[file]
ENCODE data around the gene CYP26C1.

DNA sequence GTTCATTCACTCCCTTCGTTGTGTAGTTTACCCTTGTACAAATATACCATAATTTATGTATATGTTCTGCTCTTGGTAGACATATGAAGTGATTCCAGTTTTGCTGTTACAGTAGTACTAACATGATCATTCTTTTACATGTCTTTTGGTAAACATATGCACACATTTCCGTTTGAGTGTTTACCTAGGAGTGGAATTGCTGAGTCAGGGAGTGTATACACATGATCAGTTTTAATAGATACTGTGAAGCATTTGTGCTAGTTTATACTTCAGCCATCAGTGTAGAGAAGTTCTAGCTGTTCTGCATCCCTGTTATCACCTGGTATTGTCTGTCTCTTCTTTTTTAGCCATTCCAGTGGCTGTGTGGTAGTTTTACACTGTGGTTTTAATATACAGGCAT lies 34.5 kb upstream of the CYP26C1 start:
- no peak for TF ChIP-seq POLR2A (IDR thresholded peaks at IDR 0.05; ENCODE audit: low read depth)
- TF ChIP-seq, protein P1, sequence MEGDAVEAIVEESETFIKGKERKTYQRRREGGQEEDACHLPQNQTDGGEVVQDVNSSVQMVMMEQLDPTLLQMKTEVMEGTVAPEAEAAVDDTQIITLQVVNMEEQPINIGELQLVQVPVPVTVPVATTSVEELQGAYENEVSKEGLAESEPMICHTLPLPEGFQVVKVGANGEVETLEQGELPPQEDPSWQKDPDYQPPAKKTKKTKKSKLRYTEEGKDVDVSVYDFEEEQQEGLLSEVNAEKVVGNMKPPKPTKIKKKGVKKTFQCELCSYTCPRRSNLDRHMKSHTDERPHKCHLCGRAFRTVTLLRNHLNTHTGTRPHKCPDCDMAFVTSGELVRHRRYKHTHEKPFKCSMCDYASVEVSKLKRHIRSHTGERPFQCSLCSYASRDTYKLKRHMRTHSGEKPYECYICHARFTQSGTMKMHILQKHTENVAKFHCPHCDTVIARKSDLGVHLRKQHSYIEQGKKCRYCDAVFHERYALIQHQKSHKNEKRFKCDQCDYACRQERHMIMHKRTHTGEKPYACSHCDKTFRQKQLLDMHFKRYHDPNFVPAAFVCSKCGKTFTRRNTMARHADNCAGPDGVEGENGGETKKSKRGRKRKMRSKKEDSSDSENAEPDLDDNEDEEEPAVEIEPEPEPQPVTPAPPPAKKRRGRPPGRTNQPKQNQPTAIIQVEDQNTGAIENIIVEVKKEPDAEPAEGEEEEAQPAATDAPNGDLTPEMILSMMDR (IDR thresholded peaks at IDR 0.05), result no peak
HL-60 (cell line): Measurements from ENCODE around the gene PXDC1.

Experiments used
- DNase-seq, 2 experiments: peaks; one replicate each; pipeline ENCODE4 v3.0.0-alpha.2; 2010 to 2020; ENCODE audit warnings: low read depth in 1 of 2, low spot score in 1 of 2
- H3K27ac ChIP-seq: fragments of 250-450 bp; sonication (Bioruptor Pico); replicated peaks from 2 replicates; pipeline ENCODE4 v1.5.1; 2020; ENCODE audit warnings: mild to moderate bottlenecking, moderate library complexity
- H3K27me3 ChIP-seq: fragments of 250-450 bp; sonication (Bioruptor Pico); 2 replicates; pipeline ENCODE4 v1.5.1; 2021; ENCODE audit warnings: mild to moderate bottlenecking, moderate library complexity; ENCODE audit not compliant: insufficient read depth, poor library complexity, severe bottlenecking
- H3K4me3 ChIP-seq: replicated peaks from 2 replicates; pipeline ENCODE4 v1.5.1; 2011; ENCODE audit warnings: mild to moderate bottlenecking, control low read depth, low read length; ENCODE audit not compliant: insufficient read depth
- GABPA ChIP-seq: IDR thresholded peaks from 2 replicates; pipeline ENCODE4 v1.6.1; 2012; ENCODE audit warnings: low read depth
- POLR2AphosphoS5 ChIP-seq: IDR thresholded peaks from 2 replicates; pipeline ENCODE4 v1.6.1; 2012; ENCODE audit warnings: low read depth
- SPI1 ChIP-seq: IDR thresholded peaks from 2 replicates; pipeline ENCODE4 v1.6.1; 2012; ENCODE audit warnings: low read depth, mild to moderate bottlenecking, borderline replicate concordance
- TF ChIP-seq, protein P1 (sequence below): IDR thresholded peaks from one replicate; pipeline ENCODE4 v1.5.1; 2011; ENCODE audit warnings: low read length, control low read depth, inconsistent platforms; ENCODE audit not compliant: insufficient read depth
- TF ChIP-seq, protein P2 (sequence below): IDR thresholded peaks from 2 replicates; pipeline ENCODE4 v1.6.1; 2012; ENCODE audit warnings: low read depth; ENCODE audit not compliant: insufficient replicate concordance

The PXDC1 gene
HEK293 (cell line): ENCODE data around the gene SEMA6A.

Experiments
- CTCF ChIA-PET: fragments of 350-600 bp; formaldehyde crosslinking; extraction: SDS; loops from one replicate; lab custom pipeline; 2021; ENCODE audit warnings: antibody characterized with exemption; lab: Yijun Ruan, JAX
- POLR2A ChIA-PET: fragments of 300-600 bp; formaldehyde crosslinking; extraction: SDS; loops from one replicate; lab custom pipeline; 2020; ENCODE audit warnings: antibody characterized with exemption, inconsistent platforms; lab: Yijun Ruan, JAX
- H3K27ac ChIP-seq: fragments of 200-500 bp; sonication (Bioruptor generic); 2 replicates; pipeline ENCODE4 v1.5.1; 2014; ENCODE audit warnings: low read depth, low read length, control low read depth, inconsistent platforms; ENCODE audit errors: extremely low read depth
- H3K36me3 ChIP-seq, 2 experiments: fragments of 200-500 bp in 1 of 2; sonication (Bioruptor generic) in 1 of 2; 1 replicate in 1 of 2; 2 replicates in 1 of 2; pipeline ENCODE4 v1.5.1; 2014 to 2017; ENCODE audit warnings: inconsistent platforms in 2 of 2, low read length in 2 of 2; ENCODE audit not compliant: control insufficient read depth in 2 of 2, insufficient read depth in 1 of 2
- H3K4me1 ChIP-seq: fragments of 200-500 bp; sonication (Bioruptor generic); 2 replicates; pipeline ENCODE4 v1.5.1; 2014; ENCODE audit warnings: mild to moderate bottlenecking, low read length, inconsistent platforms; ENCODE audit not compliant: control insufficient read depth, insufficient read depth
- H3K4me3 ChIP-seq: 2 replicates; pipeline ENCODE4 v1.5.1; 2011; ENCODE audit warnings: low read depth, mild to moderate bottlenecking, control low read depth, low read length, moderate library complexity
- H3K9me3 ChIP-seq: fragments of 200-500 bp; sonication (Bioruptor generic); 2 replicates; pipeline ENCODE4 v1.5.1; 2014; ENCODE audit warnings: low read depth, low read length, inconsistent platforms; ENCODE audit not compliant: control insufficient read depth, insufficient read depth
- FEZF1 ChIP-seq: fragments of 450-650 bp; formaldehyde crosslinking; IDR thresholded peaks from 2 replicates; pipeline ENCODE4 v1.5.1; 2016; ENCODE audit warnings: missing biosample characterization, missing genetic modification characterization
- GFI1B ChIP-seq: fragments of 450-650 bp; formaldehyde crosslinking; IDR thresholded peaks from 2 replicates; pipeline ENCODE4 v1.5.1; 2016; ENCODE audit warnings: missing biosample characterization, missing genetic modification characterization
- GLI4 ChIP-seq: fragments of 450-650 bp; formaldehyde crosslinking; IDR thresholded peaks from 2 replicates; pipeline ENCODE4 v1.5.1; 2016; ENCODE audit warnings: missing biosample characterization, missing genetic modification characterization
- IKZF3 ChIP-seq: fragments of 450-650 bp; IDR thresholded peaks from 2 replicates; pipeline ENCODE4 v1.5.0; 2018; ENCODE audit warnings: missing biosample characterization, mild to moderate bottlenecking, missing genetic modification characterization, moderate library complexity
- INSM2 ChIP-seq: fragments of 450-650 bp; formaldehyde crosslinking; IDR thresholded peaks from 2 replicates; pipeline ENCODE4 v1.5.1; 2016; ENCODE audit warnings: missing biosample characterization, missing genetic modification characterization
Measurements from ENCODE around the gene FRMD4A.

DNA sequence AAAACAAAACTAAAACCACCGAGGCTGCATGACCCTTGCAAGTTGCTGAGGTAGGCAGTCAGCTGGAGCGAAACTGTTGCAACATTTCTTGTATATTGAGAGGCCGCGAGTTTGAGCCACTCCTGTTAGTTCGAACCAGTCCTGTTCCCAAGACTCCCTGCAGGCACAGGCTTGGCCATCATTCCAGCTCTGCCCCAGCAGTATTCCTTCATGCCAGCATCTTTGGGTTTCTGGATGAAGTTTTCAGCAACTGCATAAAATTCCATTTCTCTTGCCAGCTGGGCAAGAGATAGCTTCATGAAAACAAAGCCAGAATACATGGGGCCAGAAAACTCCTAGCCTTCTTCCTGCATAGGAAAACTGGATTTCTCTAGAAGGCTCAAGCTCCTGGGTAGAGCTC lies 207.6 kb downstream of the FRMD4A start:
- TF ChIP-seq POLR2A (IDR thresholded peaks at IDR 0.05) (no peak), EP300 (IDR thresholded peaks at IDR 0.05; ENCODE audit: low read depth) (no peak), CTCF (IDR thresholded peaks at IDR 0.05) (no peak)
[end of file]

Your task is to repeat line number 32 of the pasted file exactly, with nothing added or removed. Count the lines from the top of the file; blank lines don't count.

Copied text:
DNA sequence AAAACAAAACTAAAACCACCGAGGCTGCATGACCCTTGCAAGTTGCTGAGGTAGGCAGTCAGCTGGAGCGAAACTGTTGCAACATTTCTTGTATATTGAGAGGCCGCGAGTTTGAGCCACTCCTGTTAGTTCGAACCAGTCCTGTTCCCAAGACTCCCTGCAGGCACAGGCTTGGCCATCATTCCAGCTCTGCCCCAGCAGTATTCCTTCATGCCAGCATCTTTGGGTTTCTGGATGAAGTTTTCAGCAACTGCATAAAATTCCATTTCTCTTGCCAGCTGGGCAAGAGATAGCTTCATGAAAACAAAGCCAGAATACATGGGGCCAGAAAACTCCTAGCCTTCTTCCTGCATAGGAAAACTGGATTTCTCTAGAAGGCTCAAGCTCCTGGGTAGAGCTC lies 207.6 kb downstream of the FRMD4A start: